Individual Average 11.5 12.75 17.75 11 18.5 16.25

Individual Std. Dev. 2.08 2.22 5.32 4.08 4.73 2.50

Links

Group/Individual Ratio 1.91 1.73 0.96 1.45 1.03 1.29

Note : A and B use the aggregate method; C and D use the congregate method; E and F use the

workshop method.

 (groups A and B) tends to produce the group maps with more links than the average

individual maps.

From the link and node data another measure of map complexity, the links to nodes ratio

(L/N) was calculated. The links to nodes ratio indicates how dense the maps are in terms

of linkages among the concepts (nodes) in the maps. These ratios are shown in Table 6.

The individual maps in our experiment have an average links to nodes (L/N) ratio of 1.54

with a standard deviation of 0.3 (maximum L/N ratio for individuals was 2.4; minimum L/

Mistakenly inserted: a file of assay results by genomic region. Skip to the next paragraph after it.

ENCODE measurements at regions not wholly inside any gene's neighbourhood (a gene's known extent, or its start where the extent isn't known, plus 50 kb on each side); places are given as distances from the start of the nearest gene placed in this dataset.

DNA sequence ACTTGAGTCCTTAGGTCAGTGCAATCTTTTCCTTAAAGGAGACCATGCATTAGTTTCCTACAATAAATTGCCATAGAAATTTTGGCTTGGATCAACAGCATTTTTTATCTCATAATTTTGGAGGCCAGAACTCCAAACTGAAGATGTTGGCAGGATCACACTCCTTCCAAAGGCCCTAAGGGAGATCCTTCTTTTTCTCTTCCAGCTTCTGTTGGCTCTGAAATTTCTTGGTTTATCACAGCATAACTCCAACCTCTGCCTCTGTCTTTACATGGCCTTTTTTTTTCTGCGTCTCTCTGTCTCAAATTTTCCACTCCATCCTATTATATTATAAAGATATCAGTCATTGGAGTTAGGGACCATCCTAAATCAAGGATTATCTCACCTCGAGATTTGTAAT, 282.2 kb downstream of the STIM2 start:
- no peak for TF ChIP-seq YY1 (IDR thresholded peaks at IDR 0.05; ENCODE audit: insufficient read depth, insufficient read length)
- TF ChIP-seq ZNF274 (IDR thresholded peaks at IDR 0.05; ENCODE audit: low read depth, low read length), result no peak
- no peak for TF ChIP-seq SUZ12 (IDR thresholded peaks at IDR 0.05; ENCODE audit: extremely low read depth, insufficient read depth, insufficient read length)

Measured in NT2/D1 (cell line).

N ratio for individuals was 1.0). Generally, the group maps have an average ratio of 1.7

with a standard deviation of 0.3 (maximum 2.0, minimum 1.27).

As shown in Table 6, only for the aggregate method did the collective maps consistently

have higher L/N ratios than the individual maps. For both congregate and workshop

methods, the collective maps have about the same ratios as the individual maps with large

variances. The aggregate models consistently have higher ratios than either the congregate

or the workshop models, even though the individual maps for the aggregate method

had lower L/N ratios on the average than did the other groups’ individual maps. One other

interesting result was for congregate group C: this group had by far the highest individual

L/N ratio, yet the resulting collective map was simpler than both aggregate maps and one